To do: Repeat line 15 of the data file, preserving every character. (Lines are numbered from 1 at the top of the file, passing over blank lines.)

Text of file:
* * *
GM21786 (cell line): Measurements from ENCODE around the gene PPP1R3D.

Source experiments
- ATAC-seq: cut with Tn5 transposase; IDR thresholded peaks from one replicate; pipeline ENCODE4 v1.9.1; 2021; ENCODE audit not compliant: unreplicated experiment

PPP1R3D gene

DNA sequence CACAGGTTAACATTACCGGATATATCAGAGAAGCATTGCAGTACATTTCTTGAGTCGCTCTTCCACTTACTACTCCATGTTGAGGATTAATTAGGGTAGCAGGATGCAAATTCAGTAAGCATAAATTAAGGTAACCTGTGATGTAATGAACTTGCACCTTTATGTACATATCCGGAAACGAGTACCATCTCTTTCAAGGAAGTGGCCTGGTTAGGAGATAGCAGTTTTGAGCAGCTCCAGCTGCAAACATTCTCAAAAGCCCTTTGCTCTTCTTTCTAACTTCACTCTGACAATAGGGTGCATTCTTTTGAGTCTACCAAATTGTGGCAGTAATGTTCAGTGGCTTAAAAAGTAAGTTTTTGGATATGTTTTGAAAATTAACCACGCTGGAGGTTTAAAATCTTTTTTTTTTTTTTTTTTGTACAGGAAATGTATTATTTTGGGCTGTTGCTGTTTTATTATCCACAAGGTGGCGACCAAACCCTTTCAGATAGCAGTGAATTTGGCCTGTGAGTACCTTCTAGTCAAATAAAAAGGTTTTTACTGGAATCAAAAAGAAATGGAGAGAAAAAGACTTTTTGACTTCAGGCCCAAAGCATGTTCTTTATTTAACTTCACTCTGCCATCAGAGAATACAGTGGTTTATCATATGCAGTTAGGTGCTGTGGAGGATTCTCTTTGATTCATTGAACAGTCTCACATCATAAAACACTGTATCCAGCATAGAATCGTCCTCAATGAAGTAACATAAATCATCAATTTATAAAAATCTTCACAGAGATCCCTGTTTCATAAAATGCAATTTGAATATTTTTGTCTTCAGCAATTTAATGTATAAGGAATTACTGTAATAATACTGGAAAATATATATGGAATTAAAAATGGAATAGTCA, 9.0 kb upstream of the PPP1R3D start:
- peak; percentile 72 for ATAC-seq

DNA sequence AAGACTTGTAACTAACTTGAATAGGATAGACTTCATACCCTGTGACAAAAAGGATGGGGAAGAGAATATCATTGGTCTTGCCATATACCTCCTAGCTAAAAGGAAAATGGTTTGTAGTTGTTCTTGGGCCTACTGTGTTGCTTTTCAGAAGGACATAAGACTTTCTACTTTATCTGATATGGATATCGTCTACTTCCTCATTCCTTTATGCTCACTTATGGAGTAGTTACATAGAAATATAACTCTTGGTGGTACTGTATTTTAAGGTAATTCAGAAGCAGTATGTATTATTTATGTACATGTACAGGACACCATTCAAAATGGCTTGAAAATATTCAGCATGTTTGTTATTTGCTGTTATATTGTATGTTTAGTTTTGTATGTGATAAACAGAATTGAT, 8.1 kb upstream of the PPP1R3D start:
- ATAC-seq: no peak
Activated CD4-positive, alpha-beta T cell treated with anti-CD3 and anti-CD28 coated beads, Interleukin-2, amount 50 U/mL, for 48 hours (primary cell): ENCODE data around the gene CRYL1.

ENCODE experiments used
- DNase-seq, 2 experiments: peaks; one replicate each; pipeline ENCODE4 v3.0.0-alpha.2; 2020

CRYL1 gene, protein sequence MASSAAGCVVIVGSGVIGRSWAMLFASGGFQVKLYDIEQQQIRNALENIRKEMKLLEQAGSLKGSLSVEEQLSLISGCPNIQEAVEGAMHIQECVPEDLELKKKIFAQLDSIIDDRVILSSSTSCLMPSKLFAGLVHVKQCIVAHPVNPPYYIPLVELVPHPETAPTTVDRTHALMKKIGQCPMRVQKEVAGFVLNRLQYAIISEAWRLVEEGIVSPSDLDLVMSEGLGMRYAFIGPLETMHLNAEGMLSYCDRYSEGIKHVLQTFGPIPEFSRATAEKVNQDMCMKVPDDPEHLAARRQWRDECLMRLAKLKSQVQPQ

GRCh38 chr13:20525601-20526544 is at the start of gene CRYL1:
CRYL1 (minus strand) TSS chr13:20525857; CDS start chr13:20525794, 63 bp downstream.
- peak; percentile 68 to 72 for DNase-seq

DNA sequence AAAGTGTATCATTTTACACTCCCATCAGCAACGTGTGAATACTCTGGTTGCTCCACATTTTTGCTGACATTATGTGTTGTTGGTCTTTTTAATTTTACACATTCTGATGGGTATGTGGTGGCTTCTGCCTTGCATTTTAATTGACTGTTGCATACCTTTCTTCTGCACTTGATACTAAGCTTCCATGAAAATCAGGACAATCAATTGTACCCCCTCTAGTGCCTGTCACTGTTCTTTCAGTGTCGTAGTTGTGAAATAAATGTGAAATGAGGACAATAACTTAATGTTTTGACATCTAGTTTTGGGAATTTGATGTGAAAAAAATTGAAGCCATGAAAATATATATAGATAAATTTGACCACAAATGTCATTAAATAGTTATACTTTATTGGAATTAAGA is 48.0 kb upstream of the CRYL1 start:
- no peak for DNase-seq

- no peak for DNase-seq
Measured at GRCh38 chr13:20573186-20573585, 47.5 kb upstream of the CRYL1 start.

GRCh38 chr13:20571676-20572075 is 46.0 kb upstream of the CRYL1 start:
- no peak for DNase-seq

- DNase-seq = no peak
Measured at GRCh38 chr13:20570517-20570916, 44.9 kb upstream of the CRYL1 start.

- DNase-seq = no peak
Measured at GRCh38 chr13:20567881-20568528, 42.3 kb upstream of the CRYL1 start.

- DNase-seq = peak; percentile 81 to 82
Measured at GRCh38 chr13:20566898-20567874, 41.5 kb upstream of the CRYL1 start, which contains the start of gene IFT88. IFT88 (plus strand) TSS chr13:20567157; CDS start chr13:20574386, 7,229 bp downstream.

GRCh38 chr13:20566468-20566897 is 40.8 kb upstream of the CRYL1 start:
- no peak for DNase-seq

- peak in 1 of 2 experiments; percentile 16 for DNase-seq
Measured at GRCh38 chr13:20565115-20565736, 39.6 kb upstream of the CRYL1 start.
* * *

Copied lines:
- peak; percentile 68 to 72 for DNase-seq